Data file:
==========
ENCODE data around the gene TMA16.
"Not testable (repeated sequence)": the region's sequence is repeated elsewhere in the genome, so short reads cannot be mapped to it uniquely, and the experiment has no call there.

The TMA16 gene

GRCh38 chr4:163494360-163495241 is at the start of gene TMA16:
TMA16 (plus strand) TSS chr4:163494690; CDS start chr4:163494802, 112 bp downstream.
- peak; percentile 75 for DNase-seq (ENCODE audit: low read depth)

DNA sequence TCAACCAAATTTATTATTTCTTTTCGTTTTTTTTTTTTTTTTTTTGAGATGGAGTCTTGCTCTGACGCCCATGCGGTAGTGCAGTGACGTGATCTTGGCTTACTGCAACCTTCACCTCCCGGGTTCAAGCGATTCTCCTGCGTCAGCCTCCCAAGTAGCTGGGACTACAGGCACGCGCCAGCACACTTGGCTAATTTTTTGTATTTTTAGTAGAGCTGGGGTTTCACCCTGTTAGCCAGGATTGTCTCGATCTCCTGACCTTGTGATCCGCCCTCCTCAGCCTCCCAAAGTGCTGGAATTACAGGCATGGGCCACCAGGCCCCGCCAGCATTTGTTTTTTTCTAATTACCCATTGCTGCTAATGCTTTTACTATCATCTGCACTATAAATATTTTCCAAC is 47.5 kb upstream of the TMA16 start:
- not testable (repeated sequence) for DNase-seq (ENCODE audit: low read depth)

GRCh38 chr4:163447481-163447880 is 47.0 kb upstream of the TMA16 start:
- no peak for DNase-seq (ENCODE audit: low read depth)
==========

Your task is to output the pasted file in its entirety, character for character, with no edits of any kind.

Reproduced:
ENCODE data around the gene TMA16.
"Not testable (repeated sequence)": the region's sequence is repeated elsewhere in the genome, so short reads cannot be mapped to it uniquely, and the experiment has no call there.

The TMA16 gene

GRCh38 chr4:163494360-163495241 is at the start of gene TMA16:
TMA16 (plus strand) TSS chr4:163494690; CDS start chr4:163494802, 112 bp downstream.
- peak; percentile 75 for DNase-seq (ENCODE audit: low read depth)

DNA sequence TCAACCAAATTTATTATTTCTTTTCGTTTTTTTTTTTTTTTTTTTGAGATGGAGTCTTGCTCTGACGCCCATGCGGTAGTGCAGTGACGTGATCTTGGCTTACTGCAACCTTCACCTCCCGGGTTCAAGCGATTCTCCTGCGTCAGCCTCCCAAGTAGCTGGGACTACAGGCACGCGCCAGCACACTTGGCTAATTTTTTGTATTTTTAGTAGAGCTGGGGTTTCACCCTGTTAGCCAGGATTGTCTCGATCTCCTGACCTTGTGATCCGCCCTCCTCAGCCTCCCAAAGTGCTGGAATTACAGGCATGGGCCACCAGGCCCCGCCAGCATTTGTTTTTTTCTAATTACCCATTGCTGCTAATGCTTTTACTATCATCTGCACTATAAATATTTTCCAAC is 47.5 kb upstream of the TMA16 start:
- not testable (repeated sequence) for DNase-seq (ENCODE audit: low read depth)

GRCh38 chr4:163447481-163447880 is 47.0 kb upstream of the TMA16 start:
- no peak for DNase-seq (ENCODE audit: low read depth)